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Publication numberUS20040058602 A1
Publication typeApplication
Application numberUS 10/654,211
Publication dateMar 25, 2004
Filing dateSep 2, 2003
Priority dateOct 30, 2001
Publication number10654211, 654211, US 2004/0058602 A1, US 2004/058602 A1, US 20040058602 A1, US 20040058602A1, US 2004058602 A1, US 2004058602A1, US-A1-20040058602, US-A1-2004058602, US2004/0058602A1, US2004/058602A1, US20040058602 A1, US20040058602A1, US2004058602 A1, US2004058602A1
InventorsWallace Maynard
Original AssigneeMaynard Wallace J.
Export CitationBiBTeX, EndNote, RefMan
External Links: USPTO, USPTO Assignment, Espacenet
Composite poly insulation facing material
US 20040058602 A1
Abstract
The present invention relates to insulation facing materials for use as a protective moisture barrier facing sheet (vapor retarding facing) for fiberglass and other home and commercial insulation batting used in wall and ceiling applications, and methods of making the barrier facing sheet. More particularly, the invention relates to composite coextrusion facing materials used for fiberglass and other possible types of insulation.
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Claims(21)
1. A coextruded coated paper material comprising:
a first layer comprising paper;
a second layer comprising a clear polymer resin material; and
a third outside sealant layer comprising a black high melt index polymer resin material.
2. The coextruded material of claim 1 wherein said layers are integrally bonded together.
3. The coextruded material of claim 1 wherein said polymer resin layers provide a moisture/vapor barrier and improved strength.
4. The coextruded material of claim 1 wherein said second layer provides a moisture/vapor barrier layer and a layer that prevents the bleed-through of said outside sealant layer to said first paper layer.
5. The coextruded material of claim 1 wherein said third layer provides adhesion or bonding to insulation.
6. The coextruded material of claim 1 wherein said first, second, and third layers are continuously bonded together such that there are substantially no air pockets in between.
7. The coextruded material of claim 1 wherein said first layer comprises a cellulosic material having a basis weight of about 30-55 lbs. per 3,000 sq. ft.
8. The coextruded material of claim 1 wherein said first layer comprises a cellulosic material having fold retention characteristics.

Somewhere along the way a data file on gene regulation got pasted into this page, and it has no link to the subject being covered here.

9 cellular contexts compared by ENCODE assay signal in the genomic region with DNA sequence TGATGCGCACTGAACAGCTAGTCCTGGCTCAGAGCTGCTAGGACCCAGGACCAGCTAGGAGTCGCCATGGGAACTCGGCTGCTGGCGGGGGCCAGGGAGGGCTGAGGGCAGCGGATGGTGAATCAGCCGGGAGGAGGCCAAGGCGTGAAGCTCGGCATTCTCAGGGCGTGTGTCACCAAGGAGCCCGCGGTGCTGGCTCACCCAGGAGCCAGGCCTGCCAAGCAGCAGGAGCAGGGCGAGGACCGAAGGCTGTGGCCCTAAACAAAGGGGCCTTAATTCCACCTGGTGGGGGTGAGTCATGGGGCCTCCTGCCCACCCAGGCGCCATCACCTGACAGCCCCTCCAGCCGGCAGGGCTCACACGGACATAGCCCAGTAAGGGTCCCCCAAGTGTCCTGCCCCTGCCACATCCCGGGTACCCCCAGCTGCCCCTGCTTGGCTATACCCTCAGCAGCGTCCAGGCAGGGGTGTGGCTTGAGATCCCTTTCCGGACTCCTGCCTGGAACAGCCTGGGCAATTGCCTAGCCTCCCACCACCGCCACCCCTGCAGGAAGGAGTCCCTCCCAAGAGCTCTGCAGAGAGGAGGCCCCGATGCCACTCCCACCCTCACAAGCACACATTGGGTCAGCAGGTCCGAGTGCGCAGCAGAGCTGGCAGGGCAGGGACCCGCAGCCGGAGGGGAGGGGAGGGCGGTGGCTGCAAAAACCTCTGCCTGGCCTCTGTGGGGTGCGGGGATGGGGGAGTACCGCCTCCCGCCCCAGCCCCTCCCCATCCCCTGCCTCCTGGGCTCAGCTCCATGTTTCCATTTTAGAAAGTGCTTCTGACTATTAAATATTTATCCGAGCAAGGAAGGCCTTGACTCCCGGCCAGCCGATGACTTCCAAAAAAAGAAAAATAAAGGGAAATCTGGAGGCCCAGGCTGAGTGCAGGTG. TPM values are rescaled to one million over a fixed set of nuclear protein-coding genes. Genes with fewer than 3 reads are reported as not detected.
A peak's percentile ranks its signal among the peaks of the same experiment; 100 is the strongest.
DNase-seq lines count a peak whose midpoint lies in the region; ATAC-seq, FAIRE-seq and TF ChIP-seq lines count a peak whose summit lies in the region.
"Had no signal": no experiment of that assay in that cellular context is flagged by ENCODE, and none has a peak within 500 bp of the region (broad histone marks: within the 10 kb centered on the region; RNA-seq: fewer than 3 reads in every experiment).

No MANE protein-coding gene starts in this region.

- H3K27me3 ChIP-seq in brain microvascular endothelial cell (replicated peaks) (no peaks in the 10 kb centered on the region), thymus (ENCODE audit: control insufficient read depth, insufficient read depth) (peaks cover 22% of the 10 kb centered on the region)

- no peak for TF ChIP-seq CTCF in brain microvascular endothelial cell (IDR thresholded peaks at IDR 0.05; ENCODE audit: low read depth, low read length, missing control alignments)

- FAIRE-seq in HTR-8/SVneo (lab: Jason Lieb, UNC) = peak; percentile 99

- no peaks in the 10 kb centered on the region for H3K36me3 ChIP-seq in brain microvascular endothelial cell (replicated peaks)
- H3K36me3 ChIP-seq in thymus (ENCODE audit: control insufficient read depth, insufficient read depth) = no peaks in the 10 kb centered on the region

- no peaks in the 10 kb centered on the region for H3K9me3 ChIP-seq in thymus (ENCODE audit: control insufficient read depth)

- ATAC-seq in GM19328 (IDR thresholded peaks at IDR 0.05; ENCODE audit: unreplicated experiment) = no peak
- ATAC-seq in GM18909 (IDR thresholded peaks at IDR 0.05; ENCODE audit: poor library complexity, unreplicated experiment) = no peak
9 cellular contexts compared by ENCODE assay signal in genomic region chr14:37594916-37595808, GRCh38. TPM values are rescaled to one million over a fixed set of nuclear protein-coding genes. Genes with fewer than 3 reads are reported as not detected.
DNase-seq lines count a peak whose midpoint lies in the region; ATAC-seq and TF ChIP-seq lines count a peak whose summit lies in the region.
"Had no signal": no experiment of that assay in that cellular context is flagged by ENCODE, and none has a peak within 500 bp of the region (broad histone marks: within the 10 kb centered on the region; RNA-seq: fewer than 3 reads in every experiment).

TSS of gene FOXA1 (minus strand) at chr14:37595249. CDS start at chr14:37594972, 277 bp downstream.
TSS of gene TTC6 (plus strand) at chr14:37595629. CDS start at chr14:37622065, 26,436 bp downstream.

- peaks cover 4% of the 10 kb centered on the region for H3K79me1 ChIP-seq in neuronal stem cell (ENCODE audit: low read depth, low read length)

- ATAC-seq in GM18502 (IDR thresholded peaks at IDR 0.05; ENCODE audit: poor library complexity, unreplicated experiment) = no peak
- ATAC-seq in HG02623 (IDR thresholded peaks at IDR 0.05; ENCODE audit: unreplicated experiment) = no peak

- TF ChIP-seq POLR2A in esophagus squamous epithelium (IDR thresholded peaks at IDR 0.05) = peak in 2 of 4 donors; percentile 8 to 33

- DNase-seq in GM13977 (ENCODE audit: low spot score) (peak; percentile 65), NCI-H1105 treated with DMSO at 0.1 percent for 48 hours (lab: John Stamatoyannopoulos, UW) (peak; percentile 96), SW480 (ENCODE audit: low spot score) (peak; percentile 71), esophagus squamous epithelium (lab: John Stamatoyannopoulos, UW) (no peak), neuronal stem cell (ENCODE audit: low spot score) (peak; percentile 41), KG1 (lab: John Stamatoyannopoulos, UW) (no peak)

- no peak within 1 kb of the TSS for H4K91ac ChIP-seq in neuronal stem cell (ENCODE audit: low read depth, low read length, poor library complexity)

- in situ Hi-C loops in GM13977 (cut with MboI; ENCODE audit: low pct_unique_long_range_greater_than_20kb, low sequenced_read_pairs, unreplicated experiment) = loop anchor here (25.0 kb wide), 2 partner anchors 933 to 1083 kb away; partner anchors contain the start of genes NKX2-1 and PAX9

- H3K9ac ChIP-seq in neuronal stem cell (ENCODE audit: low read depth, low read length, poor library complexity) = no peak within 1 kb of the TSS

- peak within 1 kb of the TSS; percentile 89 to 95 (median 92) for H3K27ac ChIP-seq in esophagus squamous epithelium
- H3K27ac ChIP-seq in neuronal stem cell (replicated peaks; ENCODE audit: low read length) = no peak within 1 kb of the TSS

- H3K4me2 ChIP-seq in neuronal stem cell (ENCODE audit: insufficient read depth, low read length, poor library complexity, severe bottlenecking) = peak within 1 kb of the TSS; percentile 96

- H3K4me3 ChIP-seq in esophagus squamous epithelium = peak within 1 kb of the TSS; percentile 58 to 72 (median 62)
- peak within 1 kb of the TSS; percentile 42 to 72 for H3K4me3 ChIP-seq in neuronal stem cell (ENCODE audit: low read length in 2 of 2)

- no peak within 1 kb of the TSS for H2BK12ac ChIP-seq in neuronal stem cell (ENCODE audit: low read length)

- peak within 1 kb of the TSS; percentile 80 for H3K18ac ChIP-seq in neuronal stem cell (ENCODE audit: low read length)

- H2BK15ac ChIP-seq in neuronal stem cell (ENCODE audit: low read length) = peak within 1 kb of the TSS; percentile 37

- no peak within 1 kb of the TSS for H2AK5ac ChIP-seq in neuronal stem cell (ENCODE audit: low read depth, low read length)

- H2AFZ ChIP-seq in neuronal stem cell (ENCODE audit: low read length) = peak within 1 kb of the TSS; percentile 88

9. The coextruded material of claim 1 wherein said first layer comprises a cellulosic material selected from the group consisting of machine-finished, machine-glazed, extensible, or Kraft paper.
10. The coextruded material of claim 1 wherein said second layer comprises a polymer resin selected from the group consisting of high or low density polyethylene or polypropylene.
11. The coextruded material of claim 1 wherein said second layer comprises a low density clear polyethylene.
12. The coextruded material of claim 1 wherein said second layer has a thickness of about 2-6 lbs per 3,000 sq, ft.
13. The coextruded material of claim 1 wherein said third layer has a thickness of about 3-12 lbs. per 3,000 sq. ft.
14. The coextruded material of claim 1 wherein said third layer comprises a polymer resin material which is a low density, high melt polyethylene
15. The coextruded material of claim 1 wherein said third layer is flame or corona (electrically) treated to enhance adhesion or bonding to fiberglass or other insulation.
16. The coextruded material of claim 1 wherein said material is faced with a roll or batt of insulation.
17. The coextruded material of claim 1 wherein said material has a burst strength value of approximately 60 or greater.
18. The coextruded material of claim 1 wherein said material has a WVTR value of approximately 0.50 or less.
19. The coextruded material of claim 16 wherein said material provides a barrier to effectively prevent moisture absorption into said insulation.
20. The coextruded material of claim 1 wherein said paper has a release characteristic.
21. A process for making a composite material comprising:
forming two layers of polymer resin materials, a clear polymer resin material and a black low melt polymer resin material;
applying said polymer resin materials to a surface of a first sheet or layer of paper;
conveying said paper and said polymer resin materials into a laminating apparatus and bonding said layers to form an integral composite material.
Description
    RELATED APPLICATIONS
  • [0001]
    The following application is a continuation in part of U.S. patent application Ser. No. 10/021,184 filed Oct. 30, 2001.
  • FIELD OF THE INVENTION
  • [0002]